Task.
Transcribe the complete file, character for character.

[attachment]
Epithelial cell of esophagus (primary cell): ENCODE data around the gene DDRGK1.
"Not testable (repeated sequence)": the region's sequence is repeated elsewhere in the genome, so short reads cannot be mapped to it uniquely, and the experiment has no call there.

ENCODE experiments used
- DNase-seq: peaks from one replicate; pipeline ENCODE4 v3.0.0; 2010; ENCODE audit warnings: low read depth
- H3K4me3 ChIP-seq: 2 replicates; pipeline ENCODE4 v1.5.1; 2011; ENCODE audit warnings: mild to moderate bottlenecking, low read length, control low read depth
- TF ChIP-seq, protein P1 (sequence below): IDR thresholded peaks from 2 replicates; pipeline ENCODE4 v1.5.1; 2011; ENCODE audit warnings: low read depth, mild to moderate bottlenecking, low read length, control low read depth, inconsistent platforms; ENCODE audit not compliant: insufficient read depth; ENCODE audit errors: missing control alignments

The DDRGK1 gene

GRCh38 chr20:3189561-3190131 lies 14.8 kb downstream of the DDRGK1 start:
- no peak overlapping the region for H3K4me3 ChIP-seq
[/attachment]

Epithelial cell of esophagus (primary cell): ENCODE data around the gene DDRGK1.
"Not testable (repeated sequence)": the region's sequence is repeated elsewhere in the genome, so short reads cannot be mapped to it uniquely, and the experiment has no call there.

ENCODE experiments used
- DNase-seq: peaks from one replicate; pipeline ENCODE4 v3.0.0; 2010; ENCODE audit warnings: low read depth
- H3K4me3 ChIP-seq: 2 replicates; pipeline ENCODE4 v1.5.1; 2011; ENCODE audit warnings: mild to moderate bottlenecking, low read length, control low read depth
- TF ChIP-seq, protein P1 (sequence below): IDR thresholded peaks from 2 replicates; pipeline ENCODE4 v1.5.1; 2011; ENCODE audit warnings: low read depth, mild to moderate bottlenecking, low read length, control low read depth, inconsistent platforms; ENCODE audit not compliant: insufficient read depth; ENCODE audit errors: missing control alignments

The DDRGK1 gene

GRCh38 chr20:3189561-3190131 lies 14.8 kb downstream of the DDRGK1 start:
- no peak overlapping the region for H3K4me3 ChIP-seq